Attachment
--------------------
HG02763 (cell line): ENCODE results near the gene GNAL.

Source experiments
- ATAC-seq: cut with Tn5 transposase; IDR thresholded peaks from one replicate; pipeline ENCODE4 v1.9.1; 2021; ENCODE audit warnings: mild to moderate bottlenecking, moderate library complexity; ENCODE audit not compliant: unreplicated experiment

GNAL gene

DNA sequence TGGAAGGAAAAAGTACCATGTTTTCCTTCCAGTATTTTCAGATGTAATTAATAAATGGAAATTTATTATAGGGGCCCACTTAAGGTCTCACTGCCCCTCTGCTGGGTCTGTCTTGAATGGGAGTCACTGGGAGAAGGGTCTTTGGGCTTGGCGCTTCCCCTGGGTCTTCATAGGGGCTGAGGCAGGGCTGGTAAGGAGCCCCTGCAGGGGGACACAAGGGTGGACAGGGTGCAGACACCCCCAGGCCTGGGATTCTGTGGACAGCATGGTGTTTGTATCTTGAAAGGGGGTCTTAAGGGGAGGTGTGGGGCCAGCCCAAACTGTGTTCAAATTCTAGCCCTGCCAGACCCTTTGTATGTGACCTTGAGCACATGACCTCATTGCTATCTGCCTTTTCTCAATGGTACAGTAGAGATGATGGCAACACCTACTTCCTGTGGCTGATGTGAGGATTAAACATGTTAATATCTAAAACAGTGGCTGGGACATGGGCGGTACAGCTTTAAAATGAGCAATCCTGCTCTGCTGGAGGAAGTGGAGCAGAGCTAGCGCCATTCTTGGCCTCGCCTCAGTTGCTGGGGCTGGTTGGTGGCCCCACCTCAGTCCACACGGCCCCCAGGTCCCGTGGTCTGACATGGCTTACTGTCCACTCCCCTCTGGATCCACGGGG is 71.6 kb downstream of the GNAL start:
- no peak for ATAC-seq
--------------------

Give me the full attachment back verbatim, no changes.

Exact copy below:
HG02763 (cell line): ENCODE results near the gene GNAL.

Source experiments
- ATAC-seq: cut with Tn5 transposase; IDR thresholded peaks from one replicate; pipeline ENCODE4 v1.9.1; 2021; ENCODE audit warnings: mild to moderate bottlenecking, moderate library complexity; ENCODE audit not compliant: unreplicated experiment

GNAL gene

DNA sequence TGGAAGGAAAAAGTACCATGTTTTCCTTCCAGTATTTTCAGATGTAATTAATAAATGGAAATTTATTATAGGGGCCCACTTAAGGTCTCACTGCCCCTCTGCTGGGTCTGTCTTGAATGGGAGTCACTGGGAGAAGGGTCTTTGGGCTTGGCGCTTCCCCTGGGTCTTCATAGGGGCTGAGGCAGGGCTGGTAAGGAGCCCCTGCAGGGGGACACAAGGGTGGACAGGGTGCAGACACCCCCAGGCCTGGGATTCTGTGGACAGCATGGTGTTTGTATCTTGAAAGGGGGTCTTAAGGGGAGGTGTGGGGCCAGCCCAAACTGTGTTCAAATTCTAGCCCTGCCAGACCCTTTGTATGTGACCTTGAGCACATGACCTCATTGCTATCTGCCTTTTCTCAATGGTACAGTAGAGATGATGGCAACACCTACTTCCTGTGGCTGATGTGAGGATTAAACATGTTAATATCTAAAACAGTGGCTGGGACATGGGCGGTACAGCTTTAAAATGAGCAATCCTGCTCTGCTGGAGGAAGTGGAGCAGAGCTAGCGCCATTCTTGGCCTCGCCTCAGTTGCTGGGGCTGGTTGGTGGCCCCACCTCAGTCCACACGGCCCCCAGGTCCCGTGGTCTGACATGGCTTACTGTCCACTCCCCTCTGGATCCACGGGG is 71.6 kb downstream of the GNAL start:
- no peak for ATAC-seq